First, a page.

Prospective Cadets may download a TAMMA application through the TAMMA website.[3]

License Option Graduation Requirements

TAMMA’s Cadets may receive diplomas from Texas A&M University only after 1) successfully completing the courses of study in their academic degree plans, 2) successfully completing required sea service and associated coursework during training cruises aboard training, commercial, or military ships, 3) passing a comprehensive professional examination administered by the USCG, and 4) demonstrating knowledge, understanding, and proficiency competencies required by the International Convention on Standards for Training, Certification and Watchkeeping (STCW). 

The following degree plans offer a License Option:

  • BS or MS Marine Biology
  • BS Marine Sciences
  • BS Marine Engineering Technology
  • Masters of Marine Resources Management
  • Masters in Maritime Administration and Logistics.
  • BS Marine Transportation

All students enrolled in the Marine Transportation program are required to be in the  LO program.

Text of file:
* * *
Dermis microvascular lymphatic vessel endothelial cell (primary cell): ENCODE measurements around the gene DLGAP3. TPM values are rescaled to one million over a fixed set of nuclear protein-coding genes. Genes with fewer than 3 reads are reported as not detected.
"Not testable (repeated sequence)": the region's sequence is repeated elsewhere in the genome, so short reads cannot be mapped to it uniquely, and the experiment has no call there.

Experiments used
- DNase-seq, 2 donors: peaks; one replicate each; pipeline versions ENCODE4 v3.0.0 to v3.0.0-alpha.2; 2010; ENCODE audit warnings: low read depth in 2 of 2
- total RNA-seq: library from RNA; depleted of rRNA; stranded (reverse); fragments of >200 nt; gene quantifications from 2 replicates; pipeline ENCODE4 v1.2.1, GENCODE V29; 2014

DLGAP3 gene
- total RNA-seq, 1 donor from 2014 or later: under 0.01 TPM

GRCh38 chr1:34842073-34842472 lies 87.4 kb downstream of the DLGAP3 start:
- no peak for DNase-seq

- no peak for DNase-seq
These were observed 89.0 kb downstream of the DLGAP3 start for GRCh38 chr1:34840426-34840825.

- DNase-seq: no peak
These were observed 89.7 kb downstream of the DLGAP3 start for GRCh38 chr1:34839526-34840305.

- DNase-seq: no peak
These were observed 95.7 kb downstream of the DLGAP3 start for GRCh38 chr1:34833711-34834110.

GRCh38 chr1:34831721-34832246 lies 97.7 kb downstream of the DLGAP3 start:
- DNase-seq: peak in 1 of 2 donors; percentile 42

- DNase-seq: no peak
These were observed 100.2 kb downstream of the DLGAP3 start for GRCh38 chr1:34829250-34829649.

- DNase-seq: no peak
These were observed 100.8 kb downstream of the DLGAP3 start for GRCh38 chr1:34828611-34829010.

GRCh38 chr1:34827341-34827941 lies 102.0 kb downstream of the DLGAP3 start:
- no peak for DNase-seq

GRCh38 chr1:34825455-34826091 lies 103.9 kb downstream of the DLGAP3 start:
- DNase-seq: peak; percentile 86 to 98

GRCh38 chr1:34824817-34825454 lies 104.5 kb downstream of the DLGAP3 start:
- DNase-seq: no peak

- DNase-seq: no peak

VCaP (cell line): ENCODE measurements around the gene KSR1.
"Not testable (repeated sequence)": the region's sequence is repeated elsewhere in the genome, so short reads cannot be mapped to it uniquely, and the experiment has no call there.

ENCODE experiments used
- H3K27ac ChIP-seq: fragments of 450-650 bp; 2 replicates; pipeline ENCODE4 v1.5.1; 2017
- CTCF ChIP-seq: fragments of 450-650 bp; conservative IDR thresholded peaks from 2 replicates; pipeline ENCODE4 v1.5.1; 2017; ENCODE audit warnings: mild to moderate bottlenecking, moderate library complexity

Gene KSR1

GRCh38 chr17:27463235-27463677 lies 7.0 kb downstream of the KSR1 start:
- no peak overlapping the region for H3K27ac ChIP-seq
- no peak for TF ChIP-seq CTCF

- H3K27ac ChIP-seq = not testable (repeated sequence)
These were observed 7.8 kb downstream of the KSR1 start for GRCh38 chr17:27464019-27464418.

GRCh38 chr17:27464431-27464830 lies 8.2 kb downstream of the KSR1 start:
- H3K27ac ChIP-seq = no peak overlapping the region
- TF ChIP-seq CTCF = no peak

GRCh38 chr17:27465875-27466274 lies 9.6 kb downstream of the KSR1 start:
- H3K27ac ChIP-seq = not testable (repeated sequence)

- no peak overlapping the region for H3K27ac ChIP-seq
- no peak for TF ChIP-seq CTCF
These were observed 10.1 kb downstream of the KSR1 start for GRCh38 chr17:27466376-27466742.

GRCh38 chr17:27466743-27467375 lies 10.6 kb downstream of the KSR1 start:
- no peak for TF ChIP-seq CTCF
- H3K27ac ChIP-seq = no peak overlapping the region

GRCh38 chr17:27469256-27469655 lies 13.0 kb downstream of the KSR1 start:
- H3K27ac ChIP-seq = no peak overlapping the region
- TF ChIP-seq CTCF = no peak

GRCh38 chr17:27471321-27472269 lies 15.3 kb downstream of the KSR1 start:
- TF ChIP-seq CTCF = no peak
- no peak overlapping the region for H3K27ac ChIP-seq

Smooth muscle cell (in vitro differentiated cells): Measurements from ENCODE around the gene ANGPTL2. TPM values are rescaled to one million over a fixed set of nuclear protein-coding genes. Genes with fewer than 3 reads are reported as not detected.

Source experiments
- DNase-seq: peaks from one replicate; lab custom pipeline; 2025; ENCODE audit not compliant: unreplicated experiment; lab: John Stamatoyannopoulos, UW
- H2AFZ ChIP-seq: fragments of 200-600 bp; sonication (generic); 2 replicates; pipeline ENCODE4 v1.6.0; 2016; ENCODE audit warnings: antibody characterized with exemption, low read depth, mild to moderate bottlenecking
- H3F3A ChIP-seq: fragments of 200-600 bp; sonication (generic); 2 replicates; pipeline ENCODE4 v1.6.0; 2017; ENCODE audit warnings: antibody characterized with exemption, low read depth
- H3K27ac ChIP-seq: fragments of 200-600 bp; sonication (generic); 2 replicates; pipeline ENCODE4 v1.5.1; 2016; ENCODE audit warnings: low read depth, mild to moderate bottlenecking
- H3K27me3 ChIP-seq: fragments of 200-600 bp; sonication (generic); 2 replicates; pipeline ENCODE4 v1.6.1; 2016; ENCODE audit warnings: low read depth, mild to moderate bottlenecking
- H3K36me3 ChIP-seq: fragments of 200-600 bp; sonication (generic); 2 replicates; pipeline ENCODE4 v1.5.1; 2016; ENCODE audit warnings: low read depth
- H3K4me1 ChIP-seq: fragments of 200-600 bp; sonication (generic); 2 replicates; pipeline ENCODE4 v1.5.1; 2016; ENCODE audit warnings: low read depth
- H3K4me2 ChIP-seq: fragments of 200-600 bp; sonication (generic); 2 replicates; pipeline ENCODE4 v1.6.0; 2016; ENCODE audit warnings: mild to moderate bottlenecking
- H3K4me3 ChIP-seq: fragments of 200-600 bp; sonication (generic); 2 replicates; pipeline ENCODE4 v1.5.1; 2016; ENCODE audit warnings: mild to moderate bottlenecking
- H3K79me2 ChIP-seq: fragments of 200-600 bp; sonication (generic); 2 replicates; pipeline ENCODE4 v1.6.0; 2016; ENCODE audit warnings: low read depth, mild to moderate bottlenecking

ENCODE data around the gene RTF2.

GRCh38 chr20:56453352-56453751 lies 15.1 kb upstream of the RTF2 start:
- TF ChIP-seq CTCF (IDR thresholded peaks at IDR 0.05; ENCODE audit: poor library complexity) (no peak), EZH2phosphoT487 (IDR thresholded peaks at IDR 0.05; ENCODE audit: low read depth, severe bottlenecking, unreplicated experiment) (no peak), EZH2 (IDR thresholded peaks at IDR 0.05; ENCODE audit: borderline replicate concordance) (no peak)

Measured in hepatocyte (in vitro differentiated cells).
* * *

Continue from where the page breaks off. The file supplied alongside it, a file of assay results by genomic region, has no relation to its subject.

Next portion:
Cadets who select an LO degree plan must be motivated, honorable, and willing to experience the rigor and discipline of the regimental structure of the Corps of Cadets.

License Option Requirements

In addition to the degree requirements contained in the Texas A&M at Galveston Students Rules and the  University catalog, LO Cadets must complete the requirements to achieve a Merchant Mariner Credential (MMC)[4] issued by the USCG.  The requirements for the MMC are determined by International conventions, Federal law and regulations, and policies established by the USCG and the Maritime Administration (MARAD).  The requirements for an MMC are subject to change according to developments at the International Maritime Organization, Congressional action, the Federal rulemaking process, and consultations between the USCG, MARAD, and the Maritime Academies.

The international convention with the most direct impact on TAMMA and the requirements for an MMC is the International Convention on Standards for Training, Certification and Watchkeeping for Seafarers (STCW Convention).  The main purpose of the STCW Convention is to establish international agreement on training and education standards to promote safety of life and property at sea and the protection of the marine environment. 

The STCW Convention establishes endorsements that LO Cadets must achieve in order to graduate and serve aboard commercial vessels in international trade.  “Deck Cadets” must achieve the STCW international endorsement as Officer In Charge of a Navigation Watch (OICNW).  “Engine Cadets” must achieve the STCW international endorsement as Officer In Charge of an Engineering Watch (OICEW).